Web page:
Gibbon Falls, Wyoming

Sometimes the order I post is based on random chance, but when I take a trip, I will usually post the first waterfall I see in that state. Yesterday, I posted about the first Montana waterfall, Ousel Falls. Today, the first waterfall I saw in Wyoming…Gibbon Falls.

Gibbon Falls is a nice waterfall, though it is not the most interesting or photogenic in Yellowstone National Park. That crown is held by the Lower Falls of the Yellowstone, which is a wildly, wildly photogenic waterfall, but I’ll save that for a different post. But Yellowstone National Park is full of amazing geysers, waterfalls, chances to view wildlife, and it’s all pretty easy to see because of the way the road system was set up 130 years ago! So as you’re driving along, you’ll see an area to pull off for Gibbon Falls. There are a number of different places to view the falls. I found that the best viewpoint was actually in between the two unofficial viewpoints.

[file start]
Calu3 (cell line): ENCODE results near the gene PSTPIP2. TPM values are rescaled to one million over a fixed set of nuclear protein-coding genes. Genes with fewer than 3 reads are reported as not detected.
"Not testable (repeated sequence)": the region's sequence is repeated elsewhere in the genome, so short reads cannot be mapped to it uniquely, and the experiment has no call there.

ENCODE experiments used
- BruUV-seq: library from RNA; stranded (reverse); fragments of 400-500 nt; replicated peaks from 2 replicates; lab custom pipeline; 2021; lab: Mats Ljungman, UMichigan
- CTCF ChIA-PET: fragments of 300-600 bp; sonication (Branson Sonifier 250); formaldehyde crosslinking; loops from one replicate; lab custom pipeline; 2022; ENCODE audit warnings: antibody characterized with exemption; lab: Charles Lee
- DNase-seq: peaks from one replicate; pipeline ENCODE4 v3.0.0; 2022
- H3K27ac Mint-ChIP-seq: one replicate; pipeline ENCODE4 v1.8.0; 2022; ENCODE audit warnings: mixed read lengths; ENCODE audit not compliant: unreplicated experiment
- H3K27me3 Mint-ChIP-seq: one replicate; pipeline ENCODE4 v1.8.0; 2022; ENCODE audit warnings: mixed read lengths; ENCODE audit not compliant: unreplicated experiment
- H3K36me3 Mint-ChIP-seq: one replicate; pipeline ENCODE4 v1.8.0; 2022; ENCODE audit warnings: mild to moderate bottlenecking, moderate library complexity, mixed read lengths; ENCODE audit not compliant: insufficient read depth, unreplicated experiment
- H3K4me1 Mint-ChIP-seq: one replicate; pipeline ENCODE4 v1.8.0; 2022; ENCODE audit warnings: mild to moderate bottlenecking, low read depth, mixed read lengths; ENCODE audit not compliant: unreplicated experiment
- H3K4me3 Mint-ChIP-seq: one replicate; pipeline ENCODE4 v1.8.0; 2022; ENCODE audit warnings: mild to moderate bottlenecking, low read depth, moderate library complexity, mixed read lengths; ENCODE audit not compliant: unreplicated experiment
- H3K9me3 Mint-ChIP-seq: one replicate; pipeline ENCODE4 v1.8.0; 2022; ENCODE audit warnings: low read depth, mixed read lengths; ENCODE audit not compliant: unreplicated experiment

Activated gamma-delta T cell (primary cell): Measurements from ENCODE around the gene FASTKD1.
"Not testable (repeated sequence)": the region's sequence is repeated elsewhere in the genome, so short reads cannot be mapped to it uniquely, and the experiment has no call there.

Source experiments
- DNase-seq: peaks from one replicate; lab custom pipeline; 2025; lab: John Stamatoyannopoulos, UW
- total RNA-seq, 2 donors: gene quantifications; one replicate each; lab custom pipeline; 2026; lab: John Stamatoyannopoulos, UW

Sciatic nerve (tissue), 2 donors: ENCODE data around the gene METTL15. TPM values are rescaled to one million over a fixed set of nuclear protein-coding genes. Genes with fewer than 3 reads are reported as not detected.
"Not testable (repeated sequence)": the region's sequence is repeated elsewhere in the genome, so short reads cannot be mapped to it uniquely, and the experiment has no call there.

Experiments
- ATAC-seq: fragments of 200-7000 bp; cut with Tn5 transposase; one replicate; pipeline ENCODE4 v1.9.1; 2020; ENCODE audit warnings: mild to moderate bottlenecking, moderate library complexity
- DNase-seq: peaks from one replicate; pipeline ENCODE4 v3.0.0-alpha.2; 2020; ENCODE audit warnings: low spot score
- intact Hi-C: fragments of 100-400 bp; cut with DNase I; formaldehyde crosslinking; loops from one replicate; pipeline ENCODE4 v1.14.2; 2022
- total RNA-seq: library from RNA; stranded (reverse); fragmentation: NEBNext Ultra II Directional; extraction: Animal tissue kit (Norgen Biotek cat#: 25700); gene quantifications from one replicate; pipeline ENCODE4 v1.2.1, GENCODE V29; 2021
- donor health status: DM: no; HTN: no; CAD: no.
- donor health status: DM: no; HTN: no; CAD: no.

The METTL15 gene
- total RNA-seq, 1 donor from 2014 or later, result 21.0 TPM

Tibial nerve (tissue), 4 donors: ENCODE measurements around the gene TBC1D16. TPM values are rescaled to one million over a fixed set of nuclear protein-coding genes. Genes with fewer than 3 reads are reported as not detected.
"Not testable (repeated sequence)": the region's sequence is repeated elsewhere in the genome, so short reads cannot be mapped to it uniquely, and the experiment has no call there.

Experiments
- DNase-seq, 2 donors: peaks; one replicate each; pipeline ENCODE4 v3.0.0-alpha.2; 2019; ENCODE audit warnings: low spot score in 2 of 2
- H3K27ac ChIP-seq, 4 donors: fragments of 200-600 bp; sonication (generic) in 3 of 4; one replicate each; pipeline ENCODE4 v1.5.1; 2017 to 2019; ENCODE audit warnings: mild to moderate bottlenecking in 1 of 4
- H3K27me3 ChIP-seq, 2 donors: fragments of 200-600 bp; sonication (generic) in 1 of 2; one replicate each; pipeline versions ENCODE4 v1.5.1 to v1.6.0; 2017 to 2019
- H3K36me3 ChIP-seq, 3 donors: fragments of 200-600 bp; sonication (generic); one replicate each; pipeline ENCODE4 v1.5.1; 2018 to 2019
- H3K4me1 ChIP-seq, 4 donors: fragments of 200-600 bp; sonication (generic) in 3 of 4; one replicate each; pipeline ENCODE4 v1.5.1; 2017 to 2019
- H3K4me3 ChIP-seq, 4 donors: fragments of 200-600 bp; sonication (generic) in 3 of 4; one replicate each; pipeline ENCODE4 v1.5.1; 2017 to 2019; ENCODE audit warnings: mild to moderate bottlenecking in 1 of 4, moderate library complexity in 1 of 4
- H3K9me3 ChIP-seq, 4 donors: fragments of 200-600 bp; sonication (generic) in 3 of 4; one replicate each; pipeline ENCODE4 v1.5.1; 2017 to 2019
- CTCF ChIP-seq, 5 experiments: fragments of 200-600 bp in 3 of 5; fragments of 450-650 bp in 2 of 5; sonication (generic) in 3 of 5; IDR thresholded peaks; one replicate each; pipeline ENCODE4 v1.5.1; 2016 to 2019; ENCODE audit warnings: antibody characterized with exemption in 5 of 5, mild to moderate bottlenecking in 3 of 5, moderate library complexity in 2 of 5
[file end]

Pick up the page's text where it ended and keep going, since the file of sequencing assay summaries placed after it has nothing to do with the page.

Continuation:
Gibbon Falls is about 84′ tall, and it’s “claim to fame” is that it’s at the edge of the caldera formed by the volcanic explosion 640,000 years ago. This caldera has undergone some erosion due to glaciation, and is extremely large, so it is nowhere near as noticeable as Crater Lake’s caldera. It’s amazing to me to think that you’re standing inside a massive volcano that is still active!

Directions:
There are five entrances to the park, so you choose which one works best for you. The entrance closest to Gibbon Falls is likely the West Entrance (near West Yellowstone), which as I mentioned before, was the “easier” entrance compared to the North Entrance. The falls are found halfway between Madison and Norris, and are clearly marked on the park map, and there is very good signage. It’s a worthwhile stop.

Accessibility: 10/10 (easy, wheelchair accessible, I think)
Height: 84′
Length of Hike: Roadside

Gibbon Falls in mid-June 2014

Where in the World is Gibbon Falls?

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